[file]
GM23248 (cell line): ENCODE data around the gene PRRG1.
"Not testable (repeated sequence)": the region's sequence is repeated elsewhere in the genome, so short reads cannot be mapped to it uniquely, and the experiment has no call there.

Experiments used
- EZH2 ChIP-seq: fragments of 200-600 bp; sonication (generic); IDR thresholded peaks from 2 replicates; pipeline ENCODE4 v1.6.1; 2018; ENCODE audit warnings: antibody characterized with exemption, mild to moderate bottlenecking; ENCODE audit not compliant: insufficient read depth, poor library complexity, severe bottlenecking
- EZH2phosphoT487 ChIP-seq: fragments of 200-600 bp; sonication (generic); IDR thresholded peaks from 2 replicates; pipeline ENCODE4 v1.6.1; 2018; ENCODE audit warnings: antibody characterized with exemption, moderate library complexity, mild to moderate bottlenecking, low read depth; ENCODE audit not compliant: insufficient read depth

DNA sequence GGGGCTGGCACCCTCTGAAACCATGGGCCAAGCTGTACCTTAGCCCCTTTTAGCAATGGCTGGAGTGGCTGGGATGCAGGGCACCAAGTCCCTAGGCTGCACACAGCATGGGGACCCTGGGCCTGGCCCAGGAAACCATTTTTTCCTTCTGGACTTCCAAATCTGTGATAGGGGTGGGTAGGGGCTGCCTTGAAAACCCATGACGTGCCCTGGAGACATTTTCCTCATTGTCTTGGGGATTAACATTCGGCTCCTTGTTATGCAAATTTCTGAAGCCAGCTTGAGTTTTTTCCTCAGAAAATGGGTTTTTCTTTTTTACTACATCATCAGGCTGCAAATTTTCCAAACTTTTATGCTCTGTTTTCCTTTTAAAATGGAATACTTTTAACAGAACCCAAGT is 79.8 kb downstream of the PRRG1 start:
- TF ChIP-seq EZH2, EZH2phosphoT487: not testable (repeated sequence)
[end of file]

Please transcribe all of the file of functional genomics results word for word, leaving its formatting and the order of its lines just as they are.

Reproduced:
GM23248 (cell line): ENCODE data around the gene PRRG1.
"Not testable (repeated sequence)": the region's sequence is repeated elsewhere in the genome, so short reads cannot be mapped to it uniquely, and the experiment has no call there.

Experiments used
- EZH2 ChIP-seq: fragments of 200-600 bp; sonication (generic); IDR thresholded peaks from 2 replicates; pipeline ENCODE4 v1.6.1; 2018; ENCODE audit warnings: antibody characterized with exemption, mild to moderate bottlenecking; ENCODE audit not compliant: insufficient read depth, poor library complexity, severe bottlenecking
- EZH2phosphoT487 ChIP-seq: fragments of 200-600 bp; sonication (generic); IDR thresholded peaks from 2 replicates; pipeline ENCODE4 v1.6.1; 2018; ENCODE audit warnings: antibody characterized with exemption, moderate library complexity, mild to moderate bottlenecking, low read depth; ENCODE audit not compliant: insufficient read depth

DNA sequence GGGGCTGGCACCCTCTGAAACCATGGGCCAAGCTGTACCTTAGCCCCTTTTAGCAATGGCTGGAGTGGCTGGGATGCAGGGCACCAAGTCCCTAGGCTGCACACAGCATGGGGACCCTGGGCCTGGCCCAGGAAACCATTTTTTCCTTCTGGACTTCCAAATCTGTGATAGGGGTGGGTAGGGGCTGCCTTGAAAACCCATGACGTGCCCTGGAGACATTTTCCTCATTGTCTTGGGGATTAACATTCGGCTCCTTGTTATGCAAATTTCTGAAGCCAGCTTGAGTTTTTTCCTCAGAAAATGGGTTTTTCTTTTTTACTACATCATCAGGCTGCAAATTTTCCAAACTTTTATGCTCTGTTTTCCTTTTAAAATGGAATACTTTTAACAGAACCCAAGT is 79.8 kb downstream of the PRRG1 start:
- TF ChIP-seq EZH2, EZH2phosphoT487: not testable (repeated sequence)